Justice Sonia Sotomayor Recalls Tearful Exchange With President Barack Obama

The Supreme Court Justice regales the Estefans with stories from her Bronx upbringing and her historic appointment to SCOTUS.

Red Table Talk: The Estefans closed out its 2020 season with none other than Justice Sonia Sotomayor. After a string of episodes that have tackled everything from divorce, mental health and grief, Gloria, Lili and Emily Estefan welcomed the Supreme Court Justice for an inspirational episode celebrating the first Hispanic member of the Court. 

Joining the red table virtually from Washington, D.C, the Bronx native talked at length about the hardships she endured growing up, her tenure on the Supreme Court and what she’s learned over the years.

Looking back at her historic nomination in 2009, Justice Sotomayor shared that, at the time, she didn’t actually think President Barack Obama would pick her.

“Everyone else who was on his shortlist had been interviewed,” she recalls. “And I wasn’t being interviewed. I thought, gee, maybe I’m just there for show.”

If that twinkle of insecurity feels out of character, it’s only because the esteemed Princeton graduate (summa cum laude no less) projects confidence and strength, often and especially during times when she second-guesses herself.

And yes, she admits that initial phone call from Obama punctured her steely exterior. “I did something I hardly, if ever, do. I’m a tough Bronx kid. I don’t cry and I said to him, 'Mr. President, I’m crying.' And he said, 'Judge, you don’t have to cry. I’m putting together the best team to get you through the confirmation process.'"

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If there’s one lesson she took from that process, she shared, was the conviction that relying on others and seeking help need not be a mark of weakness but a test of one’s own strength. After suffering blowback and criticism during the confirmation hearings, she considered pulling out. That is, until she confided in a close friend.

“‘Sonia, get over yourself,’” she remembers being told. “‘This is not about you. This is about my daughter. She needs to see a Latina as a Supreme Court Justice. You can’t give up.’”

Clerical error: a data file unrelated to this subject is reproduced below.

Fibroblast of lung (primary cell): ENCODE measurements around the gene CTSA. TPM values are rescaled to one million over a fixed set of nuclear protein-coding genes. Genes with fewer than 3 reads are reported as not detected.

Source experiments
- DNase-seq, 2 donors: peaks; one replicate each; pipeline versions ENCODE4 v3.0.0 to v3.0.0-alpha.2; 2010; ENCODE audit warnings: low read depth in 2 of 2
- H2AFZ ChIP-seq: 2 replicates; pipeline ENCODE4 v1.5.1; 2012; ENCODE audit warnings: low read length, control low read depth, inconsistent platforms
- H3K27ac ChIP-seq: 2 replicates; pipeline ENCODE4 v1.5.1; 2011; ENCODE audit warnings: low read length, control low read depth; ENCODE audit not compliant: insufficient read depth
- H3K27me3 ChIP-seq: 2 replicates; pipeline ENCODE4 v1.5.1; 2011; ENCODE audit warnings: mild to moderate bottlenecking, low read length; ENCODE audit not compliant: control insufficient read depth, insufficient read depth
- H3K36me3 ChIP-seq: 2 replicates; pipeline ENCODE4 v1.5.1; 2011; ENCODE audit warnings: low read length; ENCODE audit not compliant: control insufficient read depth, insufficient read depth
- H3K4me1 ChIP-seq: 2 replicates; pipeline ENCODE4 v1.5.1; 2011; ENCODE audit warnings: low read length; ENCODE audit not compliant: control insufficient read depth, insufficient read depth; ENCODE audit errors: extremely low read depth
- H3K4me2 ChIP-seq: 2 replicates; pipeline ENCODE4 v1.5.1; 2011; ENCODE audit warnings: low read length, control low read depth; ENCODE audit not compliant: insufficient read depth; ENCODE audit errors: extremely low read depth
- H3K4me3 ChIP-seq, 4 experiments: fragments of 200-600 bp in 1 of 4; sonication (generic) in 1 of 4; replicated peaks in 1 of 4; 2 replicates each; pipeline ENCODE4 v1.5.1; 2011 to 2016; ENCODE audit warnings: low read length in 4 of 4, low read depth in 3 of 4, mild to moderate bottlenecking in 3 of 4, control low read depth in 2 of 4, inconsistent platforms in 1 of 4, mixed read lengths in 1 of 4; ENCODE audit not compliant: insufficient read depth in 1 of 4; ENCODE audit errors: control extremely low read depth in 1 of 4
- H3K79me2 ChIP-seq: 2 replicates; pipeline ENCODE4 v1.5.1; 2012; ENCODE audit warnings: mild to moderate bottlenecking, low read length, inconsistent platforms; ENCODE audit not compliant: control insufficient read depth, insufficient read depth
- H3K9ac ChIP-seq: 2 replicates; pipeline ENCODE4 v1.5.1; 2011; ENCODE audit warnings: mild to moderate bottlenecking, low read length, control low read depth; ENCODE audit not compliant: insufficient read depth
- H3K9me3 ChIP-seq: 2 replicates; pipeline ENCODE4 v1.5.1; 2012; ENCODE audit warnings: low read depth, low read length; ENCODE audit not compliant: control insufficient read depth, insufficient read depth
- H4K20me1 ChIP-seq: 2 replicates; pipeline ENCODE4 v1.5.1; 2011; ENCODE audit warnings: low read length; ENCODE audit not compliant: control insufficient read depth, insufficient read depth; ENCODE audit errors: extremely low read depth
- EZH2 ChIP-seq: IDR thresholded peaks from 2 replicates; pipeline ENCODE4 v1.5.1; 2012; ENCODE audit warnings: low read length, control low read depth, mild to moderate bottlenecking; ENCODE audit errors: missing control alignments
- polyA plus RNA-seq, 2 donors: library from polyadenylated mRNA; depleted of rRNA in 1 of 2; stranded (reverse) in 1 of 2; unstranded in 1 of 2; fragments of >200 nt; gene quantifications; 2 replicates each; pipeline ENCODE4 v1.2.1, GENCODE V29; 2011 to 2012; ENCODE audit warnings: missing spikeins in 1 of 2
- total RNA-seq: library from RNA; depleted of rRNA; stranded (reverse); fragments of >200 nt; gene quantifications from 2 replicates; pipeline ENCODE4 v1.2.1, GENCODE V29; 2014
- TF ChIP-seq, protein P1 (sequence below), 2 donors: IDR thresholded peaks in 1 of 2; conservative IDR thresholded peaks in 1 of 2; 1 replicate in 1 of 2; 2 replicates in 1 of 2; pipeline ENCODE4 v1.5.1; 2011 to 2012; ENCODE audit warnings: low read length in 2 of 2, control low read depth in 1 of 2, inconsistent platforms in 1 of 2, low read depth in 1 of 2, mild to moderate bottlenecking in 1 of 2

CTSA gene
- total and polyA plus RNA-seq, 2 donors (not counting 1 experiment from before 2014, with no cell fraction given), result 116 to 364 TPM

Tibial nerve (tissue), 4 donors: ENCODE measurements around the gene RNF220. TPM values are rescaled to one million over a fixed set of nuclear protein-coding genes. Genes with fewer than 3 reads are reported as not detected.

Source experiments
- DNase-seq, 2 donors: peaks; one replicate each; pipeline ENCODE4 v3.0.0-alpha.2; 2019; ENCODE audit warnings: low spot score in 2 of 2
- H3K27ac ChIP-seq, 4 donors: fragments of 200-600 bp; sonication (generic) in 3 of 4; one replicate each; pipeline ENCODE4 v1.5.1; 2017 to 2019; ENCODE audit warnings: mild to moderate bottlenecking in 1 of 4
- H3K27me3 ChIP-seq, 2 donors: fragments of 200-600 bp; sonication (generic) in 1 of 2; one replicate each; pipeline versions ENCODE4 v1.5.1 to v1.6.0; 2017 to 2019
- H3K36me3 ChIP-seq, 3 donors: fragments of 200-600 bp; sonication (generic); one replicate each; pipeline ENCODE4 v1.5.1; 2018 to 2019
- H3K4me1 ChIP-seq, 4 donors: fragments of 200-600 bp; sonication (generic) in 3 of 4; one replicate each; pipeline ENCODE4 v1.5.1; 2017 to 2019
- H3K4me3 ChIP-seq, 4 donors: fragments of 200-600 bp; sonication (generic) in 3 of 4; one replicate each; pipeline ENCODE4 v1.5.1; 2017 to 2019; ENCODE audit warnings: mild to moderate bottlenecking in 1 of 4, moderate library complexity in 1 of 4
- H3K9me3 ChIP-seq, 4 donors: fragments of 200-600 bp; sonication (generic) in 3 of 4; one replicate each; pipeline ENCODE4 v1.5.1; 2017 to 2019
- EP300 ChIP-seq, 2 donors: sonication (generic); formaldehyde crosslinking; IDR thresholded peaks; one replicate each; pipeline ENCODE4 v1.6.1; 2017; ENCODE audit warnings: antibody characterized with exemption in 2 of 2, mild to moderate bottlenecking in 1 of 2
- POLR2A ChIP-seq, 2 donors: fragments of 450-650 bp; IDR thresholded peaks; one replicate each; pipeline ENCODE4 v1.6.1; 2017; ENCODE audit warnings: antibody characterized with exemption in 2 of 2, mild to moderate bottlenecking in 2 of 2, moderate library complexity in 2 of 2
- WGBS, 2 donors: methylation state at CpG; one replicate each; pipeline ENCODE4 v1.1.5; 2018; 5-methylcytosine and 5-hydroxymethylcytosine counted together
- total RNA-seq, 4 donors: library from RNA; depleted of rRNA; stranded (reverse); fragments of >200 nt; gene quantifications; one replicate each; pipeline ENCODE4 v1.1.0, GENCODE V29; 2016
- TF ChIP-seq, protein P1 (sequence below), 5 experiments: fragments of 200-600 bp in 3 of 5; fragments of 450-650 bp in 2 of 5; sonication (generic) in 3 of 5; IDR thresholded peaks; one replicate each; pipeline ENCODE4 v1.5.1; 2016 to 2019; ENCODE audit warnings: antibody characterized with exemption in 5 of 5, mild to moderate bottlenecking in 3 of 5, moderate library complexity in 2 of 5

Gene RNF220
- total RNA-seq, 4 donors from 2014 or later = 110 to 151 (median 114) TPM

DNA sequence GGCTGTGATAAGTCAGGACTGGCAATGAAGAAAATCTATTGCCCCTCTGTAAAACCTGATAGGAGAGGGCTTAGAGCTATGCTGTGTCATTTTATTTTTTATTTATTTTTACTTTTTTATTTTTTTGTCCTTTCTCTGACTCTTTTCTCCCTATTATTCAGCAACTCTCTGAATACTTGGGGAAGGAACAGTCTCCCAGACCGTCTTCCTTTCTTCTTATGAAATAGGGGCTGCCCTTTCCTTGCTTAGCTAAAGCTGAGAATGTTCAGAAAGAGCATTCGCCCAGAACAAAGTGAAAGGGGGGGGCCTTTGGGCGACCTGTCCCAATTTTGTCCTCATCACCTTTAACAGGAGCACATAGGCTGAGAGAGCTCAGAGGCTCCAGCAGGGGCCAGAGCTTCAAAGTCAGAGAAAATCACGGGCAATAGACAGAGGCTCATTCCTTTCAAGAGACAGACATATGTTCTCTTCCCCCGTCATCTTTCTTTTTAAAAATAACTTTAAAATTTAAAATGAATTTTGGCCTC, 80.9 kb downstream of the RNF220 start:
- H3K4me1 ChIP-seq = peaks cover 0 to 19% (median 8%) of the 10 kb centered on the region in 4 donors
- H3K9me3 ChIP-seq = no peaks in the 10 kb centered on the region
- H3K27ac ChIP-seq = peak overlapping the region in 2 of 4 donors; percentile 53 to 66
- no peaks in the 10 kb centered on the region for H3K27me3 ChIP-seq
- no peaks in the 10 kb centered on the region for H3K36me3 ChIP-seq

Whether talking about coping with the death of her father when she was just a little girl, dealing with her diabetes diagnosis over the years, or getting over her divorce, Sotomayor stressed time and time again the way she’s relied on others to stay afloat. 

“I think the greatest secret to the success of my life is not being ashamed of asking for help," she notes. "And it's my hope that if anyone is listening to me today, that they understand how important a characteristic that is: to not only not be ashamed of asking for help, but also to do it.”

Having served on the Supreme Court for more than a decade now, Sotomayor offered up stories both big and small about an experience shared by only a handful of people. She recounted her first day on the job and the honor it was to be welcomed to the Court by Justice Sandra Day O'Connor, discussed what kind of fan mail she gets from certain older men, and even answered a young girl’s question about whether she has to dress up underneath those robes.

The episode closed out with an intimate rendition of “For Sonia,” a song Emily had composed for Justice Sotomayor, and which she publicly performed for the first time. The soulful piano ballad, which Sotomayor admitted makes her mother cry every time they play it at home, is a touching celebration of this trailblazing Latina.

"This is what an American looks like," Emily sings. "She is everything your daughter could be."

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